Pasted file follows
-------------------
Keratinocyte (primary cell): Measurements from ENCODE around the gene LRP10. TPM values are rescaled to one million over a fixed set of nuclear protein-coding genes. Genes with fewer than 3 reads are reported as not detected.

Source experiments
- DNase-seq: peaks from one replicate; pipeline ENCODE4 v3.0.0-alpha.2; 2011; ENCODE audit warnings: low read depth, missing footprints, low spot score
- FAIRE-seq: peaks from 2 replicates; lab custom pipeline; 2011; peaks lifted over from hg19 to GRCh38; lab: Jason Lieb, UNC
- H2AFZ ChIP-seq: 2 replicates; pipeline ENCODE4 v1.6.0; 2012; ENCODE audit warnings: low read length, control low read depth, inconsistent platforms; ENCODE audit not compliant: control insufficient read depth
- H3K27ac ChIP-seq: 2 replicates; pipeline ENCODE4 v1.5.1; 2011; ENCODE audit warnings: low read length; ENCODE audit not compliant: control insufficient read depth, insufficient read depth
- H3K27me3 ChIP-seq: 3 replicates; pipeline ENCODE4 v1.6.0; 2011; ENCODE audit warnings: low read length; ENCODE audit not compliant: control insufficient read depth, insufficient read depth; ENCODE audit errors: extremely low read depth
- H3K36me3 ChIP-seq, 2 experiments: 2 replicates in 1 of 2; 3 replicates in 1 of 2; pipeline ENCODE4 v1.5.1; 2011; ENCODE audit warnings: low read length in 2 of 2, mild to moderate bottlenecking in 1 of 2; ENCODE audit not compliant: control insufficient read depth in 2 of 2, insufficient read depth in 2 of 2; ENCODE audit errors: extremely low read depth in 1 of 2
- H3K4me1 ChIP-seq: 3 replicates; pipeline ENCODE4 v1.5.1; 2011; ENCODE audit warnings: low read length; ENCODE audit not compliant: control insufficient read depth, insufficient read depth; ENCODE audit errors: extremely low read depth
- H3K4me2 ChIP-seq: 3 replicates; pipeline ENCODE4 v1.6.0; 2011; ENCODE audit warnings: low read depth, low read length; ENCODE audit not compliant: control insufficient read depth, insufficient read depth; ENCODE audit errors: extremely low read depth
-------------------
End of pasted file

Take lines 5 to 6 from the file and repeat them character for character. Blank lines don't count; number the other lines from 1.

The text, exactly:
- H2AFZ ChIP-seq: 2 replicates; pipeline ENCODE4 v1.6.0; 2012; ENCODE audit warnings: low read length, control low read depth, inconsistent platforms; ENCODE audit not compliant: control insufficient read depth
- H3K27ac ChIP-seq: 2 replicates; pipeline ENCODE4 v1.5.1; 2011; ENCODE audit warnings: low read length; ENCODE audit not compliant: control insufficient read depth, insufficient read depth